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Advancing new therapies for childhood cancer

Jim Olson Lab

The research completed by Dr. Jim Olson and his team has led to a 20% increase in survival for children with high-risk Group 3 medulloblastoma; more than a dozen clinical trials in cancer patients; more than 50 patient-derived models of pediatric brain tumors; and three biotech companies (Presage Biosciences, Blaze Bioscience, and Link Immunotherapeutics). The Olson Lab’s current work focuses on discovering novel therapeutics for pediatric cancers and, more broadly, on discovering protein/peptide therapeutics for a wide range of pediatric diseases.

Using “Tumor Paint” to make brain tumors glow

Jim Olson presenting on tumor paintOur lab discovered Tumor Paint, a scorpion-derived mini-protein that delivers a fluorescent signal to brain tumors in order to guide surgeons as they operate. The clinical development product, Tozuleristide, has been advanced by Blaze Bioscience through five clinical trials and will soon be considered for approval by the FDA. Learn more in the popular press about Tumor Paint: CNN, CBS News Sunday Morning, The Guardian, NPR #1, NPR #2.

Cystine-dense mini-proteins (CDPs, optides)

PDL-1 figureOver the past decade, we identified tens of thousands of cystine-dense-peptides (CDPs) in genomes from nearly all clades of life. Using in silico binding predictions coupled with diversity expansion through methionine and tyrosine substitutions, we recently expanded our nature-inspired CDP library to approximately a half billion compounds that can be rapidly screened for binding to candidate targets. Our initial work identified a PD-L1 binder that, when engineered into a bispecific format, outperformed an antibody-based bispecific comparator. This platform, along with our human antibody, camelid, and other platforms, provides an opportunity for trainees to identify novel binding proteins that serve as building blocks for protein, cellular, or gene therapeutics. Read more.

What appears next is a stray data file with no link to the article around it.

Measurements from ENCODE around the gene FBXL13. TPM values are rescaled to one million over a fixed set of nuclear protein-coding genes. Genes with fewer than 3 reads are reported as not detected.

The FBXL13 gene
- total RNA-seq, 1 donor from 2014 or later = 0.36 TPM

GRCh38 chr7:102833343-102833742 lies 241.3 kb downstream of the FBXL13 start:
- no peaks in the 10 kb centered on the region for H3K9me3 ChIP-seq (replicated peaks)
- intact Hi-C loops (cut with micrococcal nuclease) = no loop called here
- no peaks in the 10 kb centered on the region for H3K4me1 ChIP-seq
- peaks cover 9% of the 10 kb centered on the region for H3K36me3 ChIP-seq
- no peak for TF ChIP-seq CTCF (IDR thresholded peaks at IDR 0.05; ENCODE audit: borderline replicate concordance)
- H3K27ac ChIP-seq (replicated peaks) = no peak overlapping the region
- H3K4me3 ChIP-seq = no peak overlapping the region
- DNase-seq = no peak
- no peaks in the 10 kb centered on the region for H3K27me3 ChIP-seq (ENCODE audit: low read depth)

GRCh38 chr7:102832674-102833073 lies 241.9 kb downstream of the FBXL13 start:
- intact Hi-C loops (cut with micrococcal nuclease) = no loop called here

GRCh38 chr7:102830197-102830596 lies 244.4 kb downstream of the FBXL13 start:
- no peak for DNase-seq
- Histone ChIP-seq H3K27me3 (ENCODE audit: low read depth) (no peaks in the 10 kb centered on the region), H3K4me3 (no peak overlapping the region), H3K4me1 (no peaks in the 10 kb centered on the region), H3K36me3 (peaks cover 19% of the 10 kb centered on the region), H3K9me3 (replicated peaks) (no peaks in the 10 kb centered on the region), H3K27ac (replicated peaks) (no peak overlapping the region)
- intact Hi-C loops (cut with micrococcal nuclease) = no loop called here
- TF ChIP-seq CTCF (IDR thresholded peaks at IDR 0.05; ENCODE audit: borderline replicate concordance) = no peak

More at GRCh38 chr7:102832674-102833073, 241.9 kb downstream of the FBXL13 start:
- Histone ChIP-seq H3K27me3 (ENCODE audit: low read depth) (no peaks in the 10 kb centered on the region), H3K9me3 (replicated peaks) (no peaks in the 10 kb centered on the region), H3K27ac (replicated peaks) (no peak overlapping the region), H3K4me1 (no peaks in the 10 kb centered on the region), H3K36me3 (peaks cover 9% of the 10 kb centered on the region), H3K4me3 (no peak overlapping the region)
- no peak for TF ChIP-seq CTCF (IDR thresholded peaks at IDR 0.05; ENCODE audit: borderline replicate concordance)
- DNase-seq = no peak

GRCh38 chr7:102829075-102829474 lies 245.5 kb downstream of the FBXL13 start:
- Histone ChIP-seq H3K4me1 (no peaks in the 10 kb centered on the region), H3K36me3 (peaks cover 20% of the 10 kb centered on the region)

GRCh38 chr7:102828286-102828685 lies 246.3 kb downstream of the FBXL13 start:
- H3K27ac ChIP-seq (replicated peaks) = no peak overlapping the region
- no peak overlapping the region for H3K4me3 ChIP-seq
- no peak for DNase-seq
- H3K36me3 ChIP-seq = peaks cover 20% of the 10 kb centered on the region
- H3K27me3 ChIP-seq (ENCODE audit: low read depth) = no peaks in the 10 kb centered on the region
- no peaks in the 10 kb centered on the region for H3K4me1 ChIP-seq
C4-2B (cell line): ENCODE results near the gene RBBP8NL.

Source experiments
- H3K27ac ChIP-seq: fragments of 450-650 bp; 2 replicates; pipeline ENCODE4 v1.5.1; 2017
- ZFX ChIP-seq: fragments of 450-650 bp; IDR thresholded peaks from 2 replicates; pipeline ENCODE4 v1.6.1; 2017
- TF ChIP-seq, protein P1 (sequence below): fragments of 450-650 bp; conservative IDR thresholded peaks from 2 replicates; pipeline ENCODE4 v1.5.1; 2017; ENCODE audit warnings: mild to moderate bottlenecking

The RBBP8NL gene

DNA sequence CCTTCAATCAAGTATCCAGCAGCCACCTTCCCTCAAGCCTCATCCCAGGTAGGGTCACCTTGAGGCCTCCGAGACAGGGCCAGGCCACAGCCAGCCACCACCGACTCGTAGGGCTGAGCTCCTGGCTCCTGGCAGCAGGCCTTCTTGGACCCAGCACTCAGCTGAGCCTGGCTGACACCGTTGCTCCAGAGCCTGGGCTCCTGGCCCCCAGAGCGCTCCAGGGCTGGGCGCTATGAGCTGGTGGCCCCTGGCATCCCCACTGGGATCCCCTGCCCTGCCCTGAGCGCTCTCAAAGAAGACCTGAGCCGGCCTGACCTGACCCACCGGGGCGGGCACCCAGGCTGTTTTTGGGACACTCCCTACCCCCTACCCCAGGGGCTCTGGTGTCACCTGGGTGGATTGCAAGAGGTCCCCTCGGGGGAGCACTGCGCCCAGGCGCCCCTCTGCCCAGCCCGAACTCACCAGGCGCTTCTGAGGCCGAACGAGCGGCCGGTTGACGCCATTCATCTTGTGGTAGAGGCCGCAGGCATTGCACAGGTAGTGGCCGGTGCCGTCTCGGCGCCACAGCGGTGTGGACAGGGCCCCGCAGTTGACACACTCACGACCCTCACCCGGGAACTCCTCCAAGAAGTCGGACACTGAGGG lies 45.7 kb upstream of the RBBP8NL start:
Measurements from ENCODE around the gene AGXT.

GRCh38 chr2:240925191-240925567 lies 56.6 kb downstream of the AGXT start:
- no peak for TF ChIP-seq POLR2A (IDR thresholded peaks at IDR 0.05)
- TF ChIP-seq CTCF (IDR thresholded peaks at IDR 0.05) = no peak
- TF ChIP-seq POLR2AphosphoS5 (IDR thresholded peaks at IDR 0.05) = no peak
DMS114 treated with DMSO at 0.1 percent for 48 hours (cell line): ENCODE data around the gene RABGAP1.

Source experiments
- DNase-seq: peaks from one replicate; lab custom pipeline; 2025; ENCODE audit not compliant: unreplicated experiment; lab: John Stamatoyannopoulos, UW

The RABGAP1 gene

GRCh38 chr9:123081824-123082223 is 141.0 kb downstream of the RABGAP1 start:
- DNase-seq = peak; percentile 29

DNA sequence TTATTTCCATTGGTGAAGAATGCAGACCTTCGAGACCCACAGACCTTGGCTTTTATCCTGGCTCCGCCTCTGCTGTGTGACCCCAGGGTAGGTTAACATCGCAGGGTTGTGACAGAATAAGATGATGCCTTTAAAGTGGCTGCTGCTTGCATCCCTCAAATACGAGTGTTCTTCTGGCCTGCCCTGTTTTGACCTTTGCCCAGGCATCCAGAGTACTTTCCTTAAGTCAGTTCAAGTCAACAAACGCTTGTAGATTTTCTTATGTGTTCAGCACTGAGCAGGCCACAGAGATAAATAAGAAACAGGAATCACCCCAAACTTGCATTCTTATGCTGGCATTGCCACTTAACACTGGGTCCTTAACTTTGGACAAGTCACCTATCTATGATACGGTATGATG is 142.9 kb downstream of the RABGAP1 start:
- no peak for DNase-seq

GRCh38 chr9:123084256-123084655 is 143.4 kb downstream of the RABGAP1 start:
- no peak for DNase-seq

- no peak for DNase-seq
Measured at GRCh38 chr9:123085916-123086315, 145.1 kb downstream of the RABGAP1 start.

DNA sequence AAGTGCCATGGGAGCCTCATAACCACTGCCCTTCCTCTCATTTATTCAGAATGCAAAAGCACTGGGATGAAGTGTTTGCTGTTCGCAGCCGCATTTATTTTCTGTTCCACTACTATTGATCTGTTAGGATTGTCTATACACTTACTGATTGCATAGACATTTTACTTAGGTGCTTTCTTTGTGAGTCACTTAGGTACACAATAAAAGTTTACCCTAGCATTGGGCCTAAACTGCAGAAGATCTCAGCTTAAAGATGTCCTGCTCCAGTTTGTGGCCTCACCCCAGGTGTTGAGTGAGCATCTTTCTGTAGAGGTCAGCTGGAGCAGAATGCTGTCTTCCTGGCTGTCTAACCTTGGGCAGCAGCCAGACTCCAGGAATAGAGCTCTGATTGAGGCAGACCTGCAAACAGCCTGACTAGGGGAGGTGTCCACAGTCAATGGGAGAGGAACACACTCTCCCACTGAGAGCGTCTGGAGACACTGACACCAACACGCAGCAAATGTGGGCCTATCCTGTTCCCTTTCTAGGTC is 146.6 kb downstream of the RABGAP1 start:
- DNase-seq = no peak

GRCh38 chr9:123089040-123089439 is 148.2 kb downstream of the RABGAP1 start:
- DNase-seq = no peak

Local immunotherapy for pediatric brain tumors

Immunotherapy seems incredibly appealing for brain tumors given that we’ve maximized the intensity of surgery, chemo, and radiation, and that these modalities are often insufficient and cause lifelong toxicities. Unfortunately, antibodies and most other drugs don’t cross the blood brain barrier. While our colleagues at Seattle Children’s are seeing progress with intracranial CAR T cells, the work is nascent, and we believe additional avenues should be explored. We propose taking advantage of resident immune cells to kill pediatric cancer cells by engineering protein therapeutics that can be injected/infused into the brain by surgeons following tumor debulking. Importantly, we are designing the candidates to be long-acting (4-6 weeks) and to overcome inhibitory signals that normally make brain tumor cells “invisible” to the patient’s immune system.

Bispecific therapeutics

Charts showing Blincyto dataBlincyto was approved by the FDA in 2014 as the first bispecific antibody that extended the lifespan of some leukemia patients. Hundreds of bispecific antibodies have since been engineered, and more than 150 clinical trials are currently underway, but with very limited evidence of progress in solid tumors, brain tumors, or leukemias.

Focusing on pediatric acute myelogenous leukemia (AML) and neuroblastoma, our lab is designing and testing bispecific candidates that have the potential to advance to clinical development. At the same time, we're using these molecules to understand why responses are limited, so that we and others can overcome the obstacles to engaging successfully the patient’s own immune system to reduce cancer burden.

Read more.

Therapeutics for pediatric diseases

Dr. Olson leads the Invent at Seattle Children's Postdoctoral Scholars Program, which seeks to educate 50 scientists from diverse backgrounds in the discovery of pediatric therapeutics using biotech approaches. Our lab supports the protein science component of many of these projects, ranging from autoimmune to mental health disorders. Review some of our recent protein therapeutics manuscripts. We are thrilled that Seattle Children’s is investing $45 million in the Invent at Seattle Children's Postdoctoral Scholars Program with a commitment to raise $10 million more. If you are a graduate student who’s interested in learning about cellular, protein, or gene therapeutics at Seattle Children’s, please request an invitation to one of our roundtable information sessions using this form.